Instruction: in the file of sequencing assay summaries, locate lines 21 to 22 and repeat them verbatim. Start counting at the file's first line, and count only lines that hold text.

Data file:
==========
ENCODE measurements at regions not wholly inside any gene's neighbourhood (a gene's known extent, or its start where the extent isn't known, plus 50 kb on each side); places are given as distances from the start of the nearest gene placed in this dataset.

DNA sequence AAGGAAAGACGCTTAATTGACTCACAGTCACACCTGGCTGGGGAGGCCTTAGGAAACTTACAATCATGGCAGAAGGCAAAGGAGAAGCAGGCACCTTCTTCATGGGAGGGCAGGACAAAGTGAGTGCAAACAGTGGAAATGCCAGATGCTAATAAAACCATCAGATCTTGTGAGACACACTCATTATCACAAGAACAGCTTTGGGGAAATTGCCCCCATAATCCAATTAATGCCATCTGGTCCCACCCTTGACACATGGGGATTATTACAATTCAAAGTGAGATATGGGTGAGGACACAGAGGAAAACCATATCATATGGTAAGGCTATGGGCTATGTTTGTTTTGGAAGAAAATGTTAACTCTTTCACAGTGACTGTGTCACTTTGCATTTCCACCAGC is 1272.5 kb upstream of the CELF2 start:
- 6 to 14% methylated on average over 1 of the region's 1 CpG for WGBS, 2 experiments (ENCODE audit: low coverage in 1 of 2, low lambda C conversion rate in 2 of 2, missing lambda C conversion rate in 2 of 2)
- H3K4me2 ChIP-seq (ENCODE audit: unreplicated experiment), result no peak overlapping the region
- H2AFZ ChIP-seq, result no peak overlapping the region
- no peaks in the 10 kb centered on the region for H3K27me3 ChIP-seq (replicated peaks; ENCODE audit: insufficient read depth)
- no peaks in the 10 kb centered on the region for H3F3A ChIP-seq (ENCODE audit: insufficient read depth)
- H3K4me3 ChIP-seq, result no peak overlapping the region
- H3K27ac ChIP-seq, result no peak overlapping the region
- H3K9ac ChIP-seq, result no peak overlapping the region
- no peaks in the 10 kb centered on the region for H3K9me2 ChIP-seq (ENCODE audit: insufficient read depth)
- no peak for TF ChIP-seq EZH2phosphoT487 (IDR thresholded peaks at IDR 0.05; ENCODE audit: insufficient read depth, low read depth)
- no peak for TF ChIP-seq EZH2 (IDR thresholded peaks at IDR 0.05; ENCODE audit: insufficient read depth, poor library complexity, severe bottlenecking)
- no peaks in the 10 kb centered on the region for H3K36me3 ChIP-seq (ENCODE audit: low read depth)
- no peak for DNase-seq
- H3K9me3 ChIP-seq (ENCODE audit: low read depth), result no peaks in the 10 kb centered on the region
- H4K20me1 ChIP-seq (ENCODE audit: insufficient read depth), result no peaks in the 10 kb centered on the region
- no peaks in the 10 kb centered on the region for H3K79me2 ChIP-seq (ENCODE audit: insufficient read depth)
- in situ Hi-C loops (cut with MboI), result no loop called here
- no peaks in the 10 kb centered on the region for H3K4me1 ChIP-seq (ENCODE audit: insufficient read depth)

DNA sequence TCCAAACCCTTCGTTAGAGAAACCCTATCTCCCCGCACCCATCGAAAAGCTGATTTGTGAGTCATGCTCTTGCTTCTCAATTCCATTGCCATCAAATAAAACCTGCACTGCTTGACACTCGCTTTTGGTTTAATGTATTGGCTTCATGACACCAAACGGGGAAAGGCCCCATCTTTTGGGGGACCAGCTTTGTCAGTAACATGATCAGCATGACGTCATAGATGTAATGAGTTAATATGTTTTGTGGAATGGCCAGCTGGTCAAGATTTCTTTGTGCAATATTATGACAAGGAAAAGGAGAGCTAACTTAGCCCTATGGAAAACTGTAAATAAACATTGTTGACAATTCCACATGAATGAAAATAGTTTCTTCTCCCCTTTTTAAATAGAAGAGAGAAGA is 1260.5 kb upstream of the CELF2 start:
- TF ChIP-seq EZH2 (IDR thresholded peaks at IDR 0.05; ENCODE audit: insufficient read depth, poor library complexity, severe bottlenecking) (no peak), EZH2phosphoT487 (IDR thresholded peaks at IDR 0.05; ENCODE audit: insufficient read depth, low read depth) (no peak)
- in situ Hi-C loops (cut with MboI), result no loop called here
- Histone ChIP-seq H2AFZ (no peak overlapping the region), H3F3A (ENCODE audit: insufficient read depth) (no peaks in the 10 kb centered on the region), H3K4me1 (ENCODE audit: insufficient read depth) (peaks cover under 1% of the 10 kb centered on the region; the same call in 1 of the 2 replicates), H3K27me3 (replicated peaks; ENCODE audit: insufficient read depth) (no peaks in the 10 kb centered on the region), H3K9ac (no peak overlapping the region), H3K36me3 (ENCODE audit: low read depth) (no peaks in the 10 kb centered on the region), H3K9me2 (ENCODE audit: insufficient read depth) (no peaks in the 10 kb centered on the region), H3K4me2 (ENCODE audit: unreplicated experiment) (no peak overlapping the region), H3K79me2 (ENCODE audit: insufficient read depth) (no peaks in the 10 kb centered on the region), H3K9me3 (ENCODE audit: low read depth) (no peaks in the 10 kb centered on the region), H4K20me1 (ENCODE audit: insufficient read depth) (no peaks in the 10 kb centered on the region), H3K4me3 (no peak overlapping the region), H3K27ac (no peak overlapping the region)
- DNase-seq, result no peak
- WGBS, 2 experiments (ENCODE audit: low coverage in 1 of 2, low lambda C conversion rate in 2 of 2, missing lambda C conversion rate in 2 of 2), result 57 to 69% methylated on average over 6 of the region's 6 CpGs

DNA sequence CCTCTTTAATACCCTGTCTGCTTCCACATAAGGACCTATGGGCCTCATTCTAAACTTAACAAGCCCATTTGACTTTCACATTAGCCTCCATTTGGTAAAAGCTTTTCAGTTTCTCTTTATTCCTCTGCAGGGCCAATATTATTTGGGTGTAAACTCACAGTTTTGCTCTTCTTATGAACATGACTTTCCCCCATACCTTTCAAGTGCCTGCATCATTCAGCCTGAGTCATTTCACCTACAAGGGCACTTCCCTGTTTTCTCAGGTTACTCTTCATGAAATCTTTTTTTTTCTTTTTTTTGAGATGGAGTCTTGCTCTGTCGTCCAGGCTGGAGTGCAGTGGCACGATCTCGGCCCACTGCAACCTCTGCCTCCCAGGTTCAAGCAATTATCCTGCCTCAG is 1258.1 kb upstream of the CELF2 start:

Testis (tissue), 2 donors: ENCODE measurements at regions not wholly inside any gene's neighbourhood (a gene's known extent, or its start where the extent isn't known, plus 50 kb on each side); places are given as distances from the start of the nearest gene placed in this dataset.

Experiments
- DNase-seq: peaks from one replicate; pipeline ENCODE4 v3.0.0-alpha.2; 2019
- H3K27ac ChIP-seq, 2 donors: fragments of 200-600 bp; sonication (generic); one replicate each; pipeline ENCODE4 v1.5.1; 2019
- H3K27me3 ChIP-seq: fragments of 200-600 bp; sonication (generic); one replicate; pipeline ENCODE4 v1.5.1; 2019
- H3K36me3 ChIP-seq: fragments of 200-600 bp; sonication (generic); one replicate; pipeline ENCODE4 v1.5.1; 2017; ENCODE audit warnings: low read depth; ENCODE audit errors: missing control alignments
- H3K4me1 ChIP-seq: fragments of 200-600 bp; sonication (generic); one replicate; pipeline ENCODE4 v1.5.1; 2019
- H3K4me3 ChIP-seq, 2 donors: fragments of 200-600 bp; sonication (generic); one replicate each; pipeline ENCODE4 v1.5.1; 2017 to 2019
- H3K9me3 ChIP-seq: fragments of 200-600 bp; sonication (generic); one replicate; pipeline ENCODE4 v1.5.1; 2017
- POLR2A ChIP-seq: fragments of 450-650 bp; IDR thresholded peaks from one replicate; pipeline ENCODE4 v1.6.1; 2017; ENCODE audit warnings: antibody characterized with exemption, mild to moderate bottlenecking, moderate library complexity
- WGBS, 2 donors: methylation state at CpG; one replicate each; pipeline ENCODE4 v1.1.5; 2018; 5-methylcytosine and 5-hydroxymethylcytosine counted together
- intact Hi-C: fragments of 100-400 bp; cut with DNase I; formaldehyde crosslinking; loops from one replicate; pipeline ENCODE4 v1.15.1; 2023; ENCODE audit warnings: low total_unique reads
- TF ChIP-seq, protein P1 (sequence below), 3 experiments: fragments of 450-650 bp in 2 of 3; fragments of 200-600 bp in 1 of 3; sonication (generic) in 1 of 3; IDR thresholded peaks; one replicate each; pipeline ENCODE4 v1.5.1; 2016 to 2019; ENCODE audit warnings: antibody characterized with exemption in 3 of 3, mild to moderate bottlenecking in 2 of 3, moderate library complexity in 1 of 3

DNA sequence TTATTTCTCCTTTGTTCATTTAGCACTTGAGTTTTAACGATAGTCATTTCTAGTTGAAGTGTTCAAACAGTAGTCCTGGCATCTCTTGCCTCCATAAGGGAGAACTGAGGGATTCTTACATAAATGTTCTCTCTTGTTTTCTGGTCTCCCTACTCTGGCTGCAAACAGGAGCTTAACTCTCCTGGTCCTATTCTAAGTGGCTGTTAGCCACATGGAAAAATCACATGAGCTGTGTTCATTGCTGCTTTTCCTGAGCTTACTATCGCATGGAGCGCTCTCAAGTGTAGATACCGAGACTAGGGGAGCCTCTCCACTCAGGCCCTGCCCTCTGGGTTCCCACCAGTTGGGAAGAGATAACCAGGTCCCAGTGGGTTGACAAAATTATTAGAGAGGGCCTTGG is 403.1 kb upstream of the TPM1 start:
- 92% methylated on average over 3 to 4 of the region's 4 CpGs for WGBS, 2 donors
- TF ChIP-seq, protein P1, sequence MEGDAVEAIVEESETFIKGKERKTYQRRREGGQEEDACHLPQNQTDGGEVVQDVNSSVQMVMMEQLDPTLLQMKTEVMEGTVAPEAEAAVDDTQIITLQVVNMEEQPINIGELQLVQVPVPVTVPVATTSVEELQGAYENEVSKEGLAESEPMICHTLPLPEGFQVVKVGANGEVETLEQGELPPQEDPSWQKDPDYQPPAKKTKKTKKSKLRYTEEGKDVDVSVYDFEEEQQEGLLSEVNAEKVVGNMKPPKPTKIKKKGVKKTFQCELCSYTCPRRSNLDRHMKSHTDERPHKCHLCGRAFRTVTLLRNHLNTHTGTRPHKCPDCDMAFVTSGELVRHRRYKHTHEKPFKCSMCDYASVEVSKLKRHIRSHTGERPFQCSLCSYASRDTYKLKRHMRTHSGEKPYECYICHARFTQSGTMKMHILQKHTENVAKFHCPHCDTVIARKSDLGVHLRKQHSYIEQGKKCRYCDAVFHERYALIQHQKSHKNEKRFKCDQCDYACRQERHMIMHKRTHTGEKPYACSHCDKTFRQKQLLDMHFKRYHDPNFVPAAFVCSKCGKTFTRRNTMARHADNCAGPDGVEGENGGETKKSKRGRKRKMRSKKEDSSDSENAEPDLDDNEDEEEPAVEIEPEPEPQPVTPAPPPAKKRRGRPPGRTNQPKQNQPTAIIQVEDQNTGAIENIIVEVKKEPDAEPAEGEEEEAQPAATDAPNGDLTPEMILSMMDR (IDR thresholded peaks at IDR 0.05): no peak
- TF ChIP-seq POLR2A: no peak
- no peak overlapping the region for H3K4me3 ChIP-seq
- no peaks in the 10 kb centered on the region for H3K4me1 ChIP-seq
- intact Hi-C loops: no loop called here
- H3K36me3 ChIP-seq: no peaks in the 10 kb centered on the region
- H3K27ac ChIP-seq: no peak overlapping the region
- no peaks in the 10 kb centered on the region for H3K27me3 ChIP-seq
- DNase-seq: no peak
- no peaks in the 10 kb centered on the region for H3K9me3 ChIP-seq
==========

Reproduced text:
DNA sequence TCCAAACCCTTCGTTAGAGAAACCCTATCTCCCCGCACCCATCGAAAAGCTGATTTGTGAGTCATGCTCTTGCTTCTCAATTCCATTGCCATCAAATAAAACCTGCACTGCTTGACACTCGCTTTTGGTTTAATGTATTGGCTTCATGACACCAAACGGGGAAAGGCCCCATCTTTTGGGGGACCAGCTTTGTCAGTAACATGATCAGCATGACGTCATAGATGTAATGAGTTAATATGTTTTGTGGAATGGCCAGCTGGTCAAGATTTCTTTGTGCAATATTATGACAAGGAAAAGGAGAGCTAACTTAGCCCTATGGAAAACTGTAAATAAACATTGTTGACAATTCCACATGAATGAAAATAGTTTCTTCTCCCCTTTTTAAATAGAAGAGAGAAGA is 1260.5 kb upstream of the CELF2 start:
- TF ChIP-seq EZH2 (IDR thresholded peaks at IDR 0.05; ENCODE audit: insufficient read depth, poor library complexity, severe bottlenecking) (no peak), EZH2phosphoT487 (IDR thresholded peaks at IDR 0.05; ENCODE audit: insufficient read depth, low read depth) (no peak)